Decline in wintering water fowl


Experts have called for urgent protection of wetlands following another winter with a sharp decline in the number of migratory water fowl in Nepal’s lakes and rivers this year.

Preliminary results of this year’s bird census conducted from 2-18 January show a fall in not just the total number of water birds, but also the species count – a third year in a row with such a worrying decrease.

The Kosi River this winter recorded a total of 19,522 water birds of 62 species, much lower even than the 21,744 waterfowls of 58 species counted last year. The Jagadishpur Ramsar site also recorded only 12,476 water birds against last year’s 15,496.

Birders at Chitwan, Karnali River and Badaiya Lake also counted fewer ducks, geese and other migratory species compared to previous years -- raising serious concern about the health of Nepal’s wetlands as well as the safety of the birds en route from Siberia and Mongolia.

Waterfowls breed, graze and spend most of their time in and around Nepal’s lakes and rivers in winter, migrating over the Himalaya. Over 100 species of waterfowls have been recorded in Nepal, most of them migratory.

But shrinking lakes, destruction of wetlands, pesticide use, obstructions in flight paths, climate change, depleted fish in rivers and lakes as well as hunting along migratory routes are the main reasons for the decline.

“Wetland protection is a must for bird conservation, for their survival, their food and shelter,” says Krishna Prasad Bhusal of the Bird Conservation Nepal. “Waterfowls are an indicator species, they show us the condition of the habitat.”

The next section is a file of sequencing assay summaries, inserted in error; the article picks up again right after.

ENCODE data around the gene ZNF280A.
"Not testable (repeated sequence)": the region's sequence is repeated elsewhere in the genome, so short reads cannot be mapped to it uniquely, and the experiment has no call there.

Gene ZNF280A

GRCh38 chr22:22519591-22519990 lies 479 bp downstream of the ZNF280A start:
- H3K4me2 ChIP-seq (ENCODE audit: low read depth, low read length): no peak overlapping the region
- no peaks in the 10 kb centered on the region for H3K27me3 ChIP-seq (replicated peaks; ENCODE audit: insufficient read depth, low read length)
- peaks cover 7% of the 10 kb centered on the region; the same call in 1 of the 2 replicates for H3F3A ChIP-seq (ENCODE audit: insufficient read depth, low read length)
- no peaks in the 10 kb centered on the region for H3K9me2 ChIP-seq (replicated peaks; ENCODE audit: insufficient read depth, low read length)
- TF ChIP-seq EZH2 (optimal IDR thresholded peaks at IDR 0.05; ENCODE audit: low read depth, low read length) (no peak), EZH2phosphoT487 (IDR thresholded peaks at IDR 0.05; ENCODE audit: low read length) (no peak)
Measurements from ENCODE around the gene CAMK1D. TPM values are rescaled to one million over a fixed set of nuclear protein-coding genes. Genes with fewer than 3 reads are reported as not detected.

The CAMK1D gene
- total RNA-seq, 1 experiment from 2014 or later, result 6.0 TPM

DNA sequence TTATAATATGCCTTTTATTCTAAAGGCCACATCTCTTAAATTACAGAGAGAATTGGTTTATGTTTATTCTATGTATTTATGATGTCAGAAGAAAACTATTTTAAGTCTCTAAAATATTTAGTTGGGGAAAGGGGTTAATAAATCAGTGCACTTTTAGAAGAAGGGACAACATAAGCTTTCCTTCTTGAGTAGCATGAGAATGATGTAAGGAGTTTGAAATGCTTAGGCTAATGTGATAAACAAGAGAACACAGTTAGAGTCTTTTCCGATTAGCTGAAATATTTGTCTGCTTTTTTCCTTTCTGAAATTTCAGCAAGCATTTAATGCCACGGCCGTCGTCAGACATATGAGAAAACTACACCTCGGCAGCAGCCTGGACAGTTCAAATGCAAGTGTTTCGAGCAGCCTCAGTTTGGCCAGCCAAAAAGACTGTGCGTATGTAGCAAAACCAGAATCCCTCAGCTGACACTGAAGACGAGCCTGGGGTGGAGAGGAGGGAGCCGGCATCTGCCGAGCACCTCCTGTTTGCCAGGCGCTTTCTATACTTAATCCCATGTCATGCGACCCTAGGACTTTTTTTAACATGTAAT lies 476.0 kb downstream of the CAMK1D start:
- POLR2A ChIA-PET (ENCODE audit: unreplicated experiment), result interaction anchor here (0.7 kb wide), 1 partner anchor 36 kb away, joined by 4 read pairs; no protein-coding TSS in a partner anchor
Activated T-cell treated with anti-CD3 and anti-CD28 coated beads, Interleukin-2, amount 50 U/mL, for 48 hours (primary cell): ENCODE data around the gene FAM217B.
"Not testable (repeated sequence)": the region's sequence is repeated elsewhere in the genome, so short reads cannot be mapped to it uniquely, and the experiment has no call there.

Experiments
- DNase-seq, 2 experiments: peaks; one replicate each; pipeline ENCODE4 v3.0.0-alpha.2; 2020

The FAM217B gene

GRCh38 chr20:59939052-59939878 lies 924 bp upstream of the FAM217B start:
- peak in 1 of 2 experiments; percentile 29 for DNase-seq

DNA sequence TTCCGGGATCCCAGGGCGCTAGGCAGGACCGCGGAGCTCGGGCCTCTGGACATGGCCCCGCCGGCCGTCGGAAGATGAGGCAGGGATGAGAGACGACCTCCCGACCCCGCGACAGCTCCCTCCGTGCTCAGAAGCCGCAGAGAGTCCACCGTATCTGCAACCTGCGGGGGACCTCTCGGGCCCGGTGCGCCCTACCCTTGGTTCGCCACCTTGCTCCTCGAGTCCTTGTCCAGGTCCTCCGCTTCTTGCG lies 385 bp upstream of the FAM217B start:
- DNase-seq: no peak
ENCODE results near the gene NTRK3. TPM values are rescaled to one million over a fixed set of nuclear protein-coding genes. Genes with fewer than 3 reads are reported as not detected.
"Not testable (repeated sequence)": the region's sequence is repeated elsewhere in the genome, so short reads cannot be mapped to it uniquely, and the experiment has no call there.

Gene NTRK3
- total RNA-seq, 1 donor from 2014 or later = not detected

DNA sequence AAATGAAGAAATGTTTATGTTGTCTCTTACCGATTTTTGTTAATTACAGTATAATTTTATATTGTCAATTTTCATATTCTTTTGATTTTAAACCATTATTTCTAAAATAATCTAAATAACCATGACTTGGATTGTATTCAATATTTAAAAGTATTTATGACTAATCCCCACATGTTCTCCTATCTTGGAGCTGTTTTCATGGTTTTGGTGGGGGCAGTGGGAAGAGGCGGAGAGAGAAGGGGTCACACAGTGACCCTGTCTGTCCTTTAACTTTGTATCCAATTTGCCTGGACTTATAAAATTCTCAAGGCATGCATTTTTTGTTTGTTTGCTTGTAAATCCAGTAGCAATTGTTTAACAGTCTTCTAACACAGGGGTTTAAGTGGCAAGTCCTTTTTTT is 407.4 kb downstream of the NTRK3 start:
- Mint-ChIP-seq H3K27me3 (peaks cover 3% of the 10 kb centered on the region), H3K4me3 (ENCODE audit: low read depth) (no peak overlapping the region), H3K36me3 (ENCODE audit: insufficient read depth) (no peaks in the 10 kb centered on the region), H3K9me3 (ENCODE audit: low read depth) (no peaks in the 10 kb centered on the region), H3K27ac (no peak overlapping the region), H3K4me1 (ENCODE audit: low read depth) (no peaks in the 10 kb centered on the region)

In January’s bird census, over 300 enumerators fanned out across 60 wetland spots across Nepal over a two week period. They did not just count birds and their species, but also collected information about illegal hunting and habitat destruction.

The good news this year were sightings of new species: the Mandarin Duck in  Pokhara, Yellow-billed Duck in Kosi and the Baikal Gairi in Barju Lake and Thopla Chuche Nadun Duck in Jagdishpur.

Nepal’s annual bird count started in 1987 simultaneously with other parts of Asia under a Wetlands International initiative, which tries to tally the total number of waterfowls in Asia at the same time.

The Department of National Parks and Wildlife Conservation, the Nepal Bird Conservation Association, and community groups took part in the census.

Says ornithologist Hem Sagar Baral of Wetlands International: “With this census we aim to increase public awareness about bird conservation by engaging local communities.”

Nepal’s great ecological diversity, a terrain that soars from 70m above sea level to 8,848m within a horizontal distance of less than 100km means that it has more than 886 bird species, more than continental United States.

Of these, more than 150 are migratory in nature, 60 of them in summer, when migration is relatively shorter in distance.

Every winter, birds from as far as Siberia, Europe, South Africa, Central Asia and East Asia travel to Nepal in search of favourable weather and habitat.

They spend most of their time in Kosi Tappu, Bishajari Lake in Chitwan, Jagdishpur, Ghodaghodi Lake in Kailali, Shuklaphanta Lake area and Kosi, Gandaki, Narayani and their tributaries.

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